A Tribute to Hotdogs and Hamburgers
Ah, it’s that time of the year when many people go on vacation—a time to explore new horizons, relax and not worry about preparing family meals. One of the easiest ways to enjoy food while traveling is sampling the street food of the region one is visiting, such as Spanish empanadas, Portuguese salgados, Puerto Rican bacalaítos, Mexican tacos, to name only a few. And if one is visiting the U.S.A., especially large cities such as New York and Chicago, there is the dependable hotdog.
A hotdog? How can a hotdog compare to the antojitos of other countries? As I pondered this question I reflected back on the hotdogs of my childhood. At home I usually spread mustard on my bun, added the boiled hotdog, and topped it off with relish, either sweet pickle relish or the mustardy hotdog relish, sometimes even sauerkraut or ketchup. At picnics we also had the choice of topping grilled hotdogs with chili, cheese and chopped onions. Yes, I concluded—hotdogs when prepared properly with lots of toppings can be quite tasty even, perhaps, as much as the street food of other countries.
When my son was small we spent our Sundays at the beach and when it was time to eat, we bought hotdogs from street vendors who walked along pushing hotdog carts. My son, who was never into eating as a child, always wanted his hotdog plain. How boring, I thought, but at least he was eating something. I, on the other hand, wanted my hotdogs with everything! And everything in this case consisted of the bun, mustard, the hotdog of course, chopped fresh onions, relish, grilled onions and a barbecue-like sauce. These were the best hotdogs that I have ever eaten!
Perhaps some might say that hamburgers are the definitive American street food but hamburgers aren’t usually purchased from street vendor carts--as far as I know. However, they are what most people think of as the most popular of American fast food. I am one of those people who must have pickles, onions, and mustard on my burgers. Or at least until I attended college one summer in Monterrey, México. There, when I ordered an hamburguesa at a downtown eatery, the pickles were replaced by pickled jalapeño peppers! And suddenly my taste buds came alive and began to crave those hamburguesas. But, of course, back in the U.S.A. I had to return to the traditional burger. But by some quirk of fate, many years later, I have discovered restaurants—at least in the Southwest—that offer jalapeño burgers! Many are served with grilled onions to create a burger taste treat that can’t be beaten.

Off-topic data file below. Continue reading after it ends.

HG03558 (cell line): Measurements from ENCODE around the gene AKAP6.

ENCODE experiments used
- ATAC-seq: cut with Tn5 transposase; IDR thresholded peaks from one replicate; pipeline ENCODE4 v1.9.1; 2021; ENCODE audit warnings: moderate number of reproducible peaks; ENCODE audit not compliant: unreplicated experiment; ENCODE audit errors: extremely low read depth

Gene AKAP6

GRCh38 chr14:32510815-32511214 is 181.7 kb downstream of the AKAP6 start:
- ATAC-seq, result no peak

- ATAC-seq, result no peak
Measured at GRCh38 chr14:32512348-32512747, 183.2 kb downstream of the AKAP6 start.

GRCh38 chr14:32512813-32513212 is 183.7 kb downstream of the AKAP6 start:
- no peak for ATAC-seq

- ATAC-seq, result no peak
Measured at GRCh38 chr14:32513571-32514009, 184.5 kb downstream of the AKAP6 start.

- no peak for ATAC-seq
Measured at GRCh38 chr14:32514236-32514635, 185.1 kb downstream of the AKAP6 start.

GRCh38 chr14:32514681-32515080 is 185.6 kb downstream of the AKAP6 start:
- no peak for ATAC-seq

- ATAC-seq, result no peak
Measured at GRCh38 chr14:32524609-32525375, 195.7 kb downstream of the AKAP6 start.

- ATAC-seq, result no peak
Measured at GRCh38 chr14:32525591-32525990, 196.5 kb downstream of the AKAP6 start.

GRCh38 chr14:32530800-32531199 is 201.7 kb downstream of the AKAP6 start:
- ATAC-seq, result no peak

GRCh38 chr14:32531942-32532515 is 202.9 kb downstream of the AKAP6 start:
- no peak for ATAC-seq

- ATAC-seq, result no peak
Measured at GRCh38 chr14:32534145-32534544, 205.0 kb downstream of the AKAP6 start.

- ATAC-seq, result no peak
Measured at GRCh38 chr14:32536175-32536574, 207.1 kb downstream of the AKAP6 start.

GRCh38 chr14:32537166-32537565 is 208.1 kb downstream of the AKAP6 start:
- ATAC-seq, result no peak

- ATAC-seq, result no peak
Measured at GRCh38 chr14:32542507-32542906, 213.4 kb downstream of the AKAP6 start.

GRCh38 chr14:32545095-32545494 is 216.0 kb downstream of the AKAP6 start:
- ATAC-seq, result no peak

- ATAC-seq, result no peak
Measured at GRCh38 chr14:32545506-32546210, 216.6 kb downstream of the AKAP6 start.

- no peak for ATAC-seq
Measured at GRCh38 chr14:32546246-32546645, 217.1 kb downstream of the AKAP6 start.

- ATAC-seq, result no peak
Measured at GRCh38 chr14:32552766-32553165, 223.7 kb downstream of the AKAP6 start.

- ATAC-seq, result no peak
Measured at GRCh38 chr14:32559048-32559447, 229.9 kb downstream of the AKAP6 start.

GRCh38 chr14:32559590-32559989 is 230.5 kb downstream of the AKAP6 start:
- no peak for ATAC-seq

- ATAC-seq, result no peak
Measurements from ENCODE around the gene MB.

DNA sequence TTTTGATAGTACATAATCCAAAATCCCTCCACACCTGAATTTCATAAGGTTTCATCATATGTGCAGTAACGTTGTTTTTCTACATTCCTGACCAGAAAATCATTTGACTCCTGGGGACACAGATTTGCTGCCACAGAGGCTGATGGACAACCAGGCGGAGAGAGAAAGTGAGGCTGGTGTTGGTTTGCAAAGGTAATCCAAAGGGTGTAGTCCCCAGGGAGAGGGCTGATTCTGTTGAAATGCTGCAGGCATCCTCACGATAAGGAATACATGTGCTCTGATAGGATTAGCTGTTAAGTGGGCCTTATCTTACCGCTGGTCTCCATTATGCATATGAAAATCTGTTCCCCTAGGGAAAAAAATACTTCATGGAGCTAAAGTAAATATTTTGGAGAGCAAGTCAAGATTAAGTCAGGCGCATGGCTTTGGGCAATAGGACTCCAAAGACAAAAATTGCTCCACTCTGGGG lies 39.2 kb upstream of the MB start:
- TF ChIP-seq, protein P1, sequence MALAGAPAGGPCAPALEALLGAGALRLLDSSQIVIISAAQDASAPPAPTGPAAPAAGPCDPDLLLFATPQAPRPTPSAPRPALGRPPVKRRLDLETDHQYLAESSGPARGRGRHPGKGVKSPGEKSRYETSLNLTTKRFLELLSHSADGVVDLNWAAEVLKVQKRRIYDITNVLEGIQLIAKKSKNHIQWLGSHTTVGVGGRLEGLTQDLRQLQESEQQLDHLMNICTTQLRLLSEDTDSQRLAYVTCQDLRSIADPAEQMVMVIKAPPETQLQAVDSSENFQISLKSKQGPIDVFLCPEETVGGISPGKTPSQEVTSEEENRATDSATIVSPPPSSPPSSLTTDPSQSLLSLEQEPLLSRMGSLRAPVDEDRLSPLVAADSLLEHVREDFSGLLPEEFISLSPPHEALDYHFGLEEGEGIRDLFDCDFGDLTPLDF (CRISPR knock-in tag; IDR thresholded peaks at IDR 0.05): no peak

So, wherever one travels this summer, whether in the U.S.A. or abroad, part of the fun is experimenting with the street or fast food of the region—not only is it fun but economical and easy on the family cook as well.
Oh, and those street vendor hotdogs that I loved so well? Those weren’t American hotdogs at all—we ate them at San Gerónimo Beach in San Juan, Puerto Rico!
(Originally published in Pensamientos on a bilingual webside, Está Aqui, the summer of 2001).